Google has come clean with its environmental impact - stating that it has around the same carbon footprint as the United Nations at 1.5m tonnes of carbon emissions per year.

However, good old Uncle Goog is keen to stress that its output from its data centres is around half of the industry average, and states that Gmail, for example, is 80 per cent more efficient than a desktop based email solution due to its more efficient servers.

Google's data centres use about 1 per of Koomey's worldwide data centre estimate, meaning that it's responsible for about 0.01 per of global electricity use.

"Our commitment to reducing environmental impact extends to our offices worldwide," states the search giant. "Most of our on-campus green initiatives were started by Googlers, and have now grown into company-wide efforts. From the solar panels on our roofs to our bike-to-work program, these initiatives eliminate the equivalent of more than 10,000 metric tons of CO2 per year."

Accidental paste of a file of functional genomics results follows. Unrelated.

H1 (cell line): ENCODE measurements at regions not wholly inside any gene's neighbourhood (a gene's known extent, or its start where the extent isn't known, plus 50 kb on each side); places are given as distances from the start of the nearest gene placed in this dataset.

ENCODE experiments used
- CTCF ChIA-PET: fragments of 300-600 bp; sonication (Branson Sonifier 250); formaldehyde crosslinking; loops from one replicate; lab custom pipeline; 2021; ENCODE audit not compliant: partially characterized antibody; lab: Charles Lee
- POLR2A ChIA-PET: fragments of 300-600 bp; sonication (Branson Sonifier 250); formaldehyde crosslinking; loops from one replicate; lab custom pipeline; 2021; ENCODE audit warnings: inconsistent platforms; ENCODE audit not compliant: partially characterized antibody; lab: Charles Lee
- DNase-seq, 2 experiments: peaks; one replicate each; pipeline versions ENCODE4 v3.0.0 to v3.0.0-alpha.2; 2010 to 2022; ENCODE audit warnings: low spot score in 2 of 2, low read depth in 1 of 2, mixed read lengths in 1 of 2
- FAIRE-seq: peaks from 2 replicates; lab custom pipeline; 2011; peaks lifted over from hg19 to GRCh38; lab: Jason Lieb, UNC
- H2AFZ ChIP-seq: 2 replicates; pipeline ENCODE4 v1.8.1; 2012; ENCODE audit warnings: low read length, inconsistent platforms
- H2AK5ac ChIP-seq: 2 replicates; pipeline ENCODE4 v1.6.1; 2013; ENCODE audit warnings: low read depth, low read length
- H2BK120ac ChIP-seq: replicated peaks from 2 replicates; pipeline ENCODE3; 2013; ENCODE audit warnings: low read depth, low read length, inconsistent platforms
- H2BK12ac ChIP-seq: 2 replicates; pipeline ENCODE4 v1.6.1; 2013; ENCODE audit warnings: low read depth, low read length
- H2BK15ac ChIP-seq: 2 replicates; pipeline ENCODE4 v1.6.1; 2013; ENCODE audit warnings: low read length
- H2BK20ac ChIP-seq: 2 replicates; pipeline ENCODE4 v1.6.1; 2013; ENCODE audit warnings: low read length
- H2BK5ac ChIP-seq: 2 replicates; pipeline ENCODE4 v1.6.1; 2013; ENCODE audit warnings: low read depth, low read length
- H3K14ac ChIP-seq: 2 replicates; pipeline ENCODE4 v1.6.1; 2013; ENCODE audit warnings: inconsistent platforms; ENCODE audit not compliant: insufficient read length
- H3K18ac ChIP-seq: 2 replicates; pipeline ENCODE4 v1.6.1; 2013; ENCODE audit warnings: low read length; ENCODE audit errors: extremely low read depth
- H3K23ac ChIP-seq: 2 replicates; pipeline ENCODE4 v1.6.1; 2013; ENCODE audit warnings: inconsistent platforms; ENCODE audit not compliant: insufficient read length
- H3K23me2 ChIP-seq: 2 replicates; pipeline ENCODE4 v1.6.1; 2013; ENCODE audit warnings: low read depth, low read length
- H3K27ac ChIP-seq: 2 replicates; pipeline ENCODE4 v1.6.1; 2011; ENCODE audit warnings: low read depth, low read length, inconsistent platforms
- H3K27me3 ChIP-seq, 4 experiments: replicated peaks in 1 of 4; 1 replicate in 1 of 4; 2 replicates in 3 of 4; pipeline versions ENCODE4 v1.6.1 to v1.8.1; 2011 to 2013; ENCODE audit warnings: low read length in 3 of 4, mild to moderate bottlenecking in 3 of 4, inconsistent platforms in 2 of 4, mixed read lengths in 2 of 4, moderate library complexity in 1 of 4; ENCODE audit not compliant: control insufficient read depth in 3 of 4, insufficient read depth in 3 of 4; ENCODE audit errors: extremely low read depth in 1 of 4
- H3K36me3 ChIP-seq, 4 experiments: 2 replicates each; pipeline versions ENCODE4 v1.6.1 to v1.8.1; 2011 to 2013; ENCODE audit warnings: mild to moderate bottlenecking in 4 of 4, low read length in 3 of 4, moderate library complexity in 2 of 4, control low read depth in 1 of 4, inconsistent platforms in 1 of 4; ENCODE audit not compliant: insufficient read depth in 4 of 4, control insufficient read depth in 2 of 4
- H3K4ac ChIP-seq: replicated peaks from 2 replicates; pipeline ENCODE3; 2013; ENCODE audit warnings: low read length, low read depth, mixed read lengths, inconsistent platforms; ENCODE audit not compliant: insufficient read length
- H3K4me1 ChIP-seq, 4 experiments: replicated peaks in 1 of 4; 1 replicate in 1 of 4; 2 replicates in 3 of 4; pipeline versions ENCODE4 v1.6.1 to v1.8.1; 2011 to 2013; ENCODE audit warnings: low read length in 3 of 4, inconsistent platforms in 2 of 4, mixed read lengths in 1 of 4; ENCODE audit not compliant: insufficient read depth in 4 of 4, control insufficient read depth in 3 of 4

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If you're concerned about the impact your own Google based activities are having then consider these scenarios set out by the company:

Using Google products for a month, its servers use less energy per user than leaving a 60W light on for 3 hours.

100 searches is the equivalent of leaving your laptop on for an hour or having a 60W light-bulb on for 28 minutes.

3 days of YouTube uses the same energy as manufacturing, packaging and delivering a DVD.

1 year's worth of Gmail is "less than the energy it takes to drink a bottle of wine, stuff a message in the bottle and toss it in the ocean".

"Specifically, streaming 1 minute of YouTube requires 0.0002 kWh, and generates approximately 0.1 g carbon dioxide," a Google statement read. "Google uses 2.2 kWh per Gmail user every year, and generates 1.2 kg of carbon dioxide."

So next time your checking your mail, or doing an unnecessary search, think. You could be downing a bottle of Pino Grigio and polluting the sea instead.